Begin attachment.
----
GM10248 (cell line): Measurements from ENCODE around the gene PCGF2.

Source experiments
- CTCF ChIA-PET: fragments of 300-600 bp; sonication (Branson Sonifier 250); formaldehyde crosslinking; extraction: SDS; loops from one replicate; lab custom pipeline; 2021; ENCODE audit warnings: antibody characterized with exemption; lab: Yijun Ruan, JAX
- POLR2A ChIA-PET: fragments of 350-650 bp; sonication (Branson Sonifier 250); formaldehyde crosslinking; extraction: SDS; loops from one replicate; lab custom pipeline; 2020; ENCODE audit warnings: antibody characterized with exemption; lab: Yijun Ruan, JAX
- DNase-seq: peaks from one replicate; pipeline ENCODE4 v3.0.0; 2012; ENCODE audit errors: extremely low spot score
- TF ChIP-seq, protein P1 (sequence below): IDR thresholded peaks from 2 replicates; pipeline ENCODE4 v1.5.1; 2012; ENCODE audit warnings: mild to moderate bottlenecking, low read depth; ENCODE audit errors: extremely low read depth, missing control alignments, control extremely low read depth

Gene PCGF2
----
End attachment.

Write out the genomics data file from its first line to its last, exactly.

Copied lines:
GM10248 (cell line): Measurements from ENCODE around the gene PCGF2.

Source experiments
- CTCF ChIA-PET: fragments of 300-600 bp; sonication (Branson Sonifier 250); formaldehyde crosslinking; extraction: SDS; loops from one replicate; lab custom pipeline; 2021; ENCODE audit warnings: antibody characterized with exemption; lab: Yijun Ruan, JAX
- POLR2A ChIA-PET: fragments of 350-650 bp; sonication (Branson Sonifier 250); formaldehyde crosslinking; extraction: SDS; loops from one replicate; lab custom pipeline; 2020; ENCODE audit warnings: antibody characterized with exemption; lab: Yijun Ruan, JAX
- DNase-seq: peaks from one replicate; pipeline ENCODE4 v3.0.0; 2012; ENCODE audit errors: extremely low spot score
- TF ChIP-seq, protein P1 (sequence below): IDR thresholded peaks from 2 replicates; pipeline ENCODE4 v1.5.1; 2012; ENCODE audit warnings: mild to moderate bottlenecking, low read depth; ENCODE audit errors: extremely low read depth, missing control alignments, control extremely low read depth

Gene PCGF2